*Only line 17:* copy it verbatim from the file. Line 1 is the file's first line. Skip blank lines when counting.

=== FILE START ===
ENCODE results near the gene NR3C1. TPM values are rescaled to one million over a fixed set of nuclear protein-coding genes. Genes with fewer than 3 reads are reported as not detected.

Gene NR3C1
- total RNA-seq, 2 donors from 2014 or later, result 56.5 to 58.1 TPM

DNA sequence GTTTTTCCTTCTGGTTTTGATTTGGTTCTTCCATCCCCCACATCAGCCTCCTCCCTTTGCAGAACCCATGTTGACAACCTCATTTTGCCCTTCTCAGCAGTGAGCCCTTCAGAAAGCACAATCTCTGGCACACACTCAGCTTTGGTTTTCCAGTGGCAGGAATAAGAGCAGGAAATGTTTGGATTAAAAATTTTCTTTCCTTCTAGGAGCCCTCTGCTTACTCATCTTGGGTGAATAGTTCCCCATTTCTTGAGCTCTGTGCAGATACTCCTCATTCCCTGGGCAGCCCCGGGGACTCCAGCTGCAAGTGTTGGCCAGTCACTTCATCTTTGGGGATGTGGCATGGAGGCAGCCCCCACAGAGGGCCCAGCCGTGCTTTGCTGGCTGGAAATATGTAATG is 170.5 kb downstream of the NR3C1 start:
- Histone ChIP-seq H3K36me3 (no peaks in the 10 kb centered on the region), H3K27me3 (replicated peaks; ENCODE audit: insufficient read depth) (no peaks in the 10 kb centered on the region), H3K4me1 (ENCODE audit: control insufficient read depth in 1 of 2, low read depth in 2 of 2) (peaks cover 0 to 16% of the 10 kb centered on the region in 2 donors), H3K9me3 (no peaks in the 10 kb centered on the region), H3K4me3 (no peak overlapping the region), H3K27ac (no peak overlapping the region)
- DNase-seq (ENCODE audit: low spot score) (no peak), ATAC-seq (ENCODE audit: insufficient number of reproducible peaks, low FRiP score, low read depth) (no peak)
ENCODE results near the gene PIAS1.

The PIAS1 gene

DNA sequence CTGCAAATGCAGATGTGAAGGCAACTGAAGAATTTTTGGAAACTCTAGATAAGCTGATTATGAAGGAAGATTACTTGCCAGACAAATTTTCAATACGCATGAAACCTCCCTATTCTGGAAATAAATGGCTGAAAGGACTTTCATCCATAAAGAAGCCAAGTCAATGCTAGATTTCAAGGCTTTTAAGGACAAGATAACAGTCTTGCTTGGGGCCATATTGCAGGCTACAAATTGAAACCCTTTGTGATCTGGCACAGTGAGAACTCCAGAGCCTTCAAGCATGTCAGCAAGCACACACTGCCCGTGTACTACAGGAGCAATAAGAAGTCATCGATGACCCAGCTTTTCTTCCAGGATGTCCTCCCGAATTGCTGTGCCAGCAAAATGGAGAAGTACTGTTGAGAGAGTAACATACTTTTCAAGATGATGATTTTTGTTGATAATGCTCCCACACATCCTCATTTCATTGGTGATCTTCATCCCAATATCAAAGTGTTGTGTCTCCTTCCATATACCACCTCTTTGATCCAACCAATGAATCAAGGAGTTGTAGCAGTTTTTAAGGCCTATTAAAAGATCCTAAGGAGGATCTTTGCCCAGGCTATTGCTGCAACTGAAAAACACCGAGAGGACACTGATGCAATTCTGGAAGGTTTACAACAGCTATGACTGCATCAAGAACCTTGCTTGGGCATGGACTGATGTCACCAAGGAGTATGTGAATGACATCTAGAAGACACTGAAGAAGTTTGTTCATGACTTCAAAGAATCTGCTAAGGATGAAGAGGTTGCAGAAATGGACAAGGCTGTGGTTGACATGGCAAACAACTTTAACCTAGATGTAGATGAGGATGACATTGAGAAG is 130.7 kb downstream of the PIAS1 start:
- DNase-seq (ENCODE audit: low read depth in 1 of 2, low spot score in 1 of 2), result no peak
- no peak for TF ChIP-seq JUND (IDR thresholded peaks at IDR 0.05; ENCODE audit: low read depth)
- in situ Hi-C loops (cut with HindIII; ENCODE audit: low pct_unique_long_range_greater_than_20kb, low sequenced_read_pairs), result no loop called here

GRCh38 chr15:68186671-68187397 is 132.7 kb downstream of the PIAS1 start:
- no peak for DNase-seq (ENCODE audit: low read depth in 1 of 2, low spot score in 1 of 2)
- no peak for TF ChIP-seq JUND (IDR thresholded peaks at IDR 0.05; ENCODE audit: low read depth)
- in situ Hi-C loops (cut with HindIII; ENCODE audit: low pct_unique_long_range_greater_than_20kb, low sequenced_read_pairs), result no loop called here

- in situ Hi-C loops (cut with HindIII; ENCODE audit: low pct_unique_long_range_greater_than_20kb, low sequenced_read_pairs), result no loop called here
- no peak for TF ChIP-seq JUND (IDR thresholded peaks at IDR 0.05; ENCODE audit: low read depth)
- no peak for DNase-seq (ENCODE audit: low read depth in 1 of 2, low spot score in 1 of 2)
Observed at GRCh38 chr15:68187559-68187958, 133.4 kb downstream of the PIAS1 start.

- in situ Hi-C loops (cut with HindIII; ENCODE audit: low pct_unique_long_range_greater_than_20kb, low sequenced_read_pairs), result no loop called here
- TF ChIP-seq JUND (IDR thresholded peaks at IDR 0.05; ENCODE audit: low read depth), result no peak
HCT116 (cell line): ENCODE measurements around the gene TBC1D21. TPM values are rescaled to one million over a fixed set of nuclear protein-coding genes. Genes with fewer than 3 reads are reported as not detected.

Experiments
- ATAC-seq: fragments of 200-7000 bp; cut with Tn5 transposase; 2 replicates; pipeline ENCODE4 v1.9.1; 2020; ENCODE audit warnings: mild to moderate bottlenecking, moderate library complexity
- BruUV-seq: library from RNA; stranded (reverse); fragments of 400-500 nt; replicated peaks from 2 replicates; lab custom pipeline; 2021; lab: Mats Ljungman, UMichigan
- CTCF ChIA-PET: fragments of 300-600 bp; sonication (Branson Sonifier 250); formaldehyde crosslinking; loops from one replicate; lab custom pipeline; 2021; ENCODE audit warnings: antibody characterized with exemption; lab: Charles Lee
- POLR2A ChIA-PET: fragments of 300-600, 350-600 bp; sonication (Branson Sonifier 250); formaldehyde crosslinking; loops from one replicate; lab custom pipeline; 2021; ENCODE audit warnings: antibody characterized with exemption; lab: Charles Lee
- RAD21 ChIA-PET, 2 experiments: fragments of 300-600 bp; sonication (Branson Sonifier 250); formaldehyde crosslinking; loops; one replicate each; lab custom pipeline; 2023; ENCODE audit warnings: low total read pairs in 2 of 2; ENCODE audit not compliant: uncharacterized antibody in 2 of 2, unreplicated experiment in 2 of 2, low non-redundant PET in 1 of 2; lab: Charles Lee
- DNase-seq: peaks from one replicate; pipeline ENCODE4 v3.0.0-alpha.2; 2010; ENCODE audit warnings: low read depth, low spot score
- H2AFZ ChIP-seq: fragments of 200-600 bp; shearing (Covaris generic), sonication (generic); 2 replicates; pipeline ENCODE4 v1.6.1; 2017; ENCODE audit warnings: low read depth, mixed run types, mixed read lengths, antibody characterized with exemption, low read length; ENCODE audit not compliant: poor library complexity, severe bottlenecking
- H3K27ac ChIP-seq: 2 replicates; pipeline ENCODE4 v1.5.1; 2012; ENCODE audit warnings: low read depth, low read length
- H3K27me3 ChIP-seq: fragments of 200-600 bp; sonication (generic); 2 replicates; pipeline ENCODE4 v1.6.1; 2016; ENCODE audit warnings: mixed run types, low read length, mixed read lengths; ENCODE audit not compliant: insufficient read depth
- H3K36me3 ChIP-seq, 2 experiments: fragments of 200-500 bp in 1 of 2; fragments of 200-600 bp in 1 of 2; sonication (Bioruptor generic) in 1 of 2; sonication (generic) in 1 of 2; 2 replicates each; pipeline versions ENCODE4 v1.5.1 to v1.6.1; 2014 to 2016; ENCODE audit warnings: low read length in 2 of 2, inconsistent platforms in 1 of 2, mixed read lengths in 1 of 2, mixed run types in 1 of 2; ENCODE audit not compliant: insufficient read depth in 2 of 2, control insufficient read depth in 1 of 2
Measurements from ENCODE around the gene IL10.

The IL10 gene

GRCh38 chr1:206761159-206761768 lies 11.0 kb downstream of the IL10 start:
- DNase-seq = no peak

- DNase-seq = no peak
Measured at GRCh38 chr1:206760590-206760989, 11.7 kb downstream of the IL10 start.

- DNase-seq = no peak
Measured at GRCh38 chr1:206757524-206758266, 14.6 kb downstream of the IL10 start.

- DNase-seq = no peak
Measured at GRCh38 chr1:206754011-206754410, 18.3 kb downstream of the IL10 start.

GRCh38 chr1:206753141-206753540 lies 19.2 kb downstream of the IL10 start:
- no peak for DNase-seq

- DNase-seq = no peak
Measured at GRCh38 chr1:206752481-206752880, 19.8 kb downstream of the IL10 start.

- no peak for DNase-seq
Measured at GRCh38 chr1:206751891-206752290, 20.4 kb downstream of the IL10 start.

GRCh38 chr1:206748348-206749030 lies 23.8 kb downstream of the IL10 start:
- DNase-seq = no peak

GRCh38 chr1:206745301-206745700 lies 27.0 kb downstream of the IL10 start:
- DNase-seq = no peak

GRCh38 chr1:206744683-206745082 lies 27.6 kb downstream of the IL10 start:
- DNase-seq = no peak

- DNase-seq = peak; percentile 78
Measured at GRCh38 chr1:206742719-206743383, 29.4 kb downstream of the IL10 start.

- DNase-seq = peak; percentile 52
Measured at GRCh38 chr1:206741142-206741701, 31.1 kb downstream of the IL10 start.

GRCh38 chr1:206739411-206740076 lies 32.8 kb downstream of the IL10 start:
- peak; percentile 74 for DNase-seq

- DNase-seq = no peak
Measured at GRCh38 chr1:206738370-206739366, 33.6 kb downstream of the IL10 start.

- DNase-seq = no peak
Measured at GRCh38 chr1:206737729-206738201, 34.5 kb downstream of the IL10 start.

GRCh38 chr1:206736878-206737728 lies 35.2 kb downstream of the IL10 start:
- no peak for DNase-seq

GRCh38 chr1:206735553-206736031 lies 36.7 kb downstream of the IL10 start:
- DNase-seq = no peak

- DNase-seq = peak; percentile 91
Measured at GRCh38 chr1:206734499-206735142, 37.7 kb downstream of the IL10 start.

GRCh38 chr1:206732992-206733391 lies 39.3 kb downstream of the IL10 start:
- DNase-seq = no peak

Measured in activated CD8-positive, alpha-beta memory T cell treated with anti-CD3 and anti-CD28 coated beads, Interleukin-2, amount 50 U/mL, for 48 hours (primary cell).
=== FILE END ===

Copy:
- in situ Hi-C loops (cut with HindIII; ENCODE audit: low pct_unique_long_range_greater_than_20kb, low sequenced_read_pairs), result no loop called here